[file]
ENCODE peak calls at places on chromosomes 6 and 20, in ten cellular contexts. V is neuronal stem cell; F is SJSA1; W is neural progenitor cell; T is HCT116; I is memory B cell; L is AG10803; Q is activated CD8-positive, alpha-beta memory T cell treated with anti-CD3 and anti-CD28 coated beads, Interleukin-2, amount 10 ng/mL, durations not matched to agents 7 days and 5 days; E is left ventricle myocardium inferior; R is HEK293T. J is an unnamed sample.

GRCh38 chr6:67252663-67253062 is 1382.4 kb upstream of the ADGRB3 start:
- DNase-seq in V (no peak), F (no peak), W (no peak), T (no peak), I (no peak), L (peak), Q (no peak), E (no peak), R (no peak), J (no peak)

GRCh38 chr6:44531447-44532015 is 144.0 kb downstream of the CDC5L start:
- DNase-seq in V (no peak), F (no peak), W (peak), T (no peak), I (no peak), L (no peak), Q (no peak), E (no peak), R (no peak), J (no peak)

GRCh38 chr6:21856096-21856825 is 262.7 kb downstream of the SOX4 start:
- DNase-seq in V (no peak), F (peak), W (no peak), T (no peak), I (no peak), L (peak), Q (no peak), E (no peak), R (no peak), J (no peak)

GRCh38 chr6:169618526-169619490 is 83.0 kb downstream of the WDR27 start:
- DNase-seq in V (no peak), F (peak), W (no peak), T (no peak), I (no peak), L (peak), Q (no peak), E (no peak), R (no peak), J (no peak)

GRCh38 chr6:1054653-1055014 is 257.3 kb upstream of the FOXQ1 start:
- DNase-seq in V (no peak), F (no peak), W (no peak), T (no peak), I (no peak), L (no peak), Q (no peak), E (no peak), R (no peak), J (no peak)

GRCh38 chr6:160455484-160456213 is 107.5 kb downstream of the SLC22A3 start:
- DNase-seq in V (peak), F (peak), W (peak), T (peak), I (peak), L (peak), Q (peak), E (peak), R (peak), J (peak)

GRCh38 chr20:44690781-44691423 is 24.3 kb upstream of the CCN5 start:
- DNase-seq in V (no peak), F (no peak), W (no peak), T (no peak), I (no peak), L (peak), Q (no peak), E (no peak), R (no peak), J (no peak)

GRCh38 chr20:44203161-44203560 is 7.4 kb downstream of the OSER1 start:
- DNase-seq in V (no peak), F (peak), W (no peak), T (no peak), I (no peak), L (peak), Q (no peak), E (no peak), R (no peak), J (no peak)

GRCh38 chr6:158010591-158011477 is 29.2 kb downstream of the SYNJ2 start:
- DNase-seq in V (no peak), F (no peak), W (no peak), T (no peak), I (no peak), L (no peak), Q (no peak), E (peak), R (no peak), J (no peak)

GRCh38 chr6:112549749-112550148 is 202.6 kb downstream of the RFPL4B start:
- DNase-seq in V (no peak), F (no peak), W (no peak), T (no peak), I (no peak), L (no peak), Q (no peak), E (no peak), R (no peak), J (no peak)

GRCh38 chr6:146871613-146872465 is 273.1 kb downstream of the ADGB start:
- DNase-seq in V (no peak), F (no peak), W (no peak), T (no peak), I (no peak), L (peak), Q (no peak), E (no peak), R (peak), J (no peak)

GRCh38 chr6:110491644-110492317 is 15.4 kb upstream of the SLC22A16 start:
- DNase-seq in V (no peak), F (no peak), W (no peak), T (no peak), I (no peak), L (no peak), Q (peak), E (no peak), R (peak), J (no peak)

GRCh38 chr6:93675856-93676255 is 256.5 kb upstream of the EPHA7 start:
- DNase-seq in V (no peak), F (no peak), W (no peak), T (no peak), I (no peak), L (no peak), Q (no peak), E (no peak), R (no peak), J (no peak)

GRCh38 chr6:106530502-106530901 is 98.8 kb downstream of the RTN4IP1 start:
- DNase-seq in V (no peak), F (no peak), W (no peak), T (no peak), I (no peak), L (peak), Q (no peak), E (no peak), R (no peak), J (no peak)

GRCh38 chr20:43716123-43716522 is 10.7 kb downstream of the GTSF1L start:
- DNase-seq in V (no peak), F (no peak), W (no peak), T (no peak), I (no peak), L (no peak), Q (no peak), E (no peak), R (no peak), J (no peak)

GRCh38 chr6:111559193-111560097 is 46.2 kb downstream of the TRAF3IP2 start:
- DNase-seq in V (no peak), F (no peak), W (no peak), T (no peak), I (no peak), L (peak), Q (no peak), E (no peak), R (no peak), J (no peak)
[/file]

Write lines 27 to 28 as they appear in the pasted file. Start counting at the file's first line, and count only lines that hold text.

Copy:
- DNase-seq in V (no peak), F (no peak), W (no peak), T (no peak), I (no peak), L (no peak), Q (no peak), E (no peak), R (no peak), J (no peak)

GRCh38 chr6:106530502-106530901 is 98.8 kb downstream of the RTN4IP1 start: